First make the SD card writable again and change fstab to always do so:
Create the loop-back file, this example is 1 GB:
Install the ext utilities:
Format the loop-back file:
Mount the storage:
Make the overlay folders, we are doing /usr here, but you can do /home or anything else:
Your /etc/fstab should look something like this:
Now commit the changes: (optionally remove the e2fsprogs, but it does contain repair tools)
Remember with this setup, if you install things and you have done this overlay for /usr, you must not commit the 'apk add', otherwise while it boots it will try and install it to memory and not to the persist storage.
If you do want to install something small at boot you can use `apk add` and `lbu commit -d`.
If it is something a bit bigger then you can use `apk add` but then not commit it, it will be persistent (in /user), but do check everything you need is in that directory and not in folders you have not made persistent.
Traditional disk-based (sys) installation
It is also possible to switch to a fully disk-based installation: this is not yet formally supported, but can be done somewhat manually. This frees all the memory otherwise needed for the root filesystem, allowing more installed packages.
Split your SD card into two partitions: the FAT32 boot partition described above (in this example it'll be
mmcblk0p1) , and a second partition to hold the root filesystem (here it'll be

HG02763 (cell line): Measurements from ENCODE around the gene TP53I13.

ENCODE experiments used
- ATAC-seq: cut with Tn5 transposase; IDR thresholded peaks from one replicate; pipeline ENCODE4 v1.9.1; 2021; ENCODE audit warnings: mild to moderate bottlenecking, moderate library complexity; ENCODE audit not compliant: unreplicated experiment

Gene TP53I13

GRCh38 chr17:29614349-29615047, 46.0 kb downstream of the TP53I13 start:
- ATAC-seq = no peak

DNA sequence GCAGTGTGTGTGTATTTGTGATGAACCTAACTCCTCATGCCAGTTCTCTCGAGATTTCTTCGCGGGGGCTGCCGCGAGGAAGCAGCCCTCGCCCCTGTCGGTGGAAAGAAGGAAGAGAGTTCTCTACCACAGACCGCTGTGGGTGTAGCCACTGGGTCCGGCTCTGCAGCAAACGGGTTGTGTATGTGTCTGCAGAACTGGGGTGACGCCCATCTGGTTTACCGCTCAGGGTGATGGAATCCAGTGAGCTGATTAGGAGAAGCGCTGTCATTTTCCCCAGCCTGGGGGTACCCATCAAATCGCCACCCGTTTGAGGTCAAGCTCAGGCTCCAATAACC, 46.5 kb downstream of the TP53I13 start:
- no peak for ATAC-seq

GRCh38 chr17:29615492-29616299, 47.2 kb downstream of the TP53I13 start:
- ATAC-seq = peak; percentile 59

mmcblk0p2). Boot and configure your diskless system as above, then create a root filesystem:
Now do a disk install via a mountpoint. The
setup-disk script will give some errors about syslinux/extlinux, but you can ignore these: the Raspberry Pi doesn't need this to boot anyway.
Add a line to
/stage/etc/fstab to mount the Pi's boot partition again:
Now add a
root=/dev/mmcblk0p2 parameter to the Pi's boot command line, either
cmdline-rpi.txt depending on model:
You might also consider
overlaytmpfs=yes here, which will cause the underlying SD card root filesystem to be mounted read-only, with an overlayed tmpfs for modifications which will be discarded on shutdown.
Beware, though, that the contents of /boot will be ignored when the Pi boots: it will use the kernel, initramfs, and modloop images from the FAT32 boot partition. To update the kernel, initfs or modules, you will need to manually (generate and) copy these to the boot partition or you could use bind mount so that manually copy the files to boot partition is not needed.
Persistent Installation on Raspberry Pi 3
Long boot time when running headless
If no peripherals are connected the system might hang for an exceptionally long period of time while it attempts to accumulate entropy.
If this is the case simply plugging in any USB device should work around this issue.
apk indicating 'No space left on device'
Note some models of the Raspberry Pi such as the 3A+ only have 512M of RAM, which on fresh Alpine deployment will only leave around 200M for tmpfs root. It's important to keep this limitation in mind when using these boards.